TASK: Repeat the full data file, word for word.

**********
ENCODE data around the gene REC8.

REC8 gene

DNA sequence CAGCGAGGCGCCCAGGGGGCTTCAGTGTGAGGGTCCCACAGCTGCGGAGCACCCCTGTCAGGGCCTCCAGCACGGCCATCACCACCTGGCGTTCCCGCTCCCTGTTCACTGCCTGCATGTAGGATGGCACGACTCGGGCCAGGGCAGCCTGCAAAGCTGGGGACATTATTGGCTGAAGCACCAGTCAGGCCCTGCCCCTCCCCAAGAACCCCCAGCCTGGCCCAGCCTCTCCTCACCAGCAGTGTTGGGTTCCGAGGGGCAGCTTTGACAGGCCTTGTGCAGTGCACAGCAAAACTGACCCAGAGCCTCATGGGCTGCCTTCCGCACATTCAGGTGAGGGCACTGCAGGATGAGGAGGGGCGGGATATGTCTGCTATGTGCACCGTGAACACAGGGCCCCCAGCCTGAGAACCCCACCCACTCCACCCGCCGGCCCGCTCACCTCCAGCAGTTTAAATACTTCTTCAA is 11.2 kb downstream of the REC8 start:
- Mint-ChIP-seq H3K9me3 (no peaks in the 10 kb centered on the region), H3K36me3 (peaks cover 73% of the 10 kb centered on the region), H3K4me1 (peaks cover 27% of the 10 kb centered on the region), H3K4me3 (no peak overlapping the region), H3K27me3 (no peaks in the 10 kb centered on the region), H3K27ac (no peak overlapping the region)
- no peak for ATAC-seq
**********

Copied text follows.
ENCODE data around the gene REC8.

REC8 gene

DNA sequence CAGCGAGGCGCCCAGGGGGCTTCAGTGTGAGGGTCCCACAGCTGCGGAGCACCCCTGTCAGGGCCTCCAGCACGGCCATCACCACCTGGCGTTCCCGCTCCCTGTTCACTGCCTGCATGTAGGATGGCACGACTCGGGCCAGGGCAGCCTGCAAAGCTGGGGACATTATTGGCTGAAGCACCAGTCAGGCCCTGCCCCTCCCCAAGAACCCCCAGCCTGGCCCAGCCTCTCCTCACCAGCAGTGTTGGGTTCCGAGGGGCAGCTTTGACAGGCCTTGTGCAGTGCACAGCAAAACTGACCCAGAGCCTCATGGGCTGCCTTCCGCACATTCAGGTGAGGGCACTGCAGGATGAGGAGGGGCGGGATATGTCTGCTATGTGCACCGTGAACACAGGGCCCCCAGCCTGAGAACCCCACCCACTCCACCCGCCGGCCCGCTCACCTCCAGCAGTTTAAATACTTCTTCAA is 11.2 kb downstream of the REC8 start:
- Mint-ChIP-seq H3K9me3 (no peaks in the 10 kb centered on the region), H3K36me3 (peaks cover 73% of the 10 kb centered on the region), H3K4me1 (peaks cover 27% of the 10 kb centered on the region), H3K4me3 (no peak overlapping the region), H3K27me3 (no peaks in the 10 kb centered on the region), H3K27ac (no peak overlapping the region)
- no peak for ATAC-seq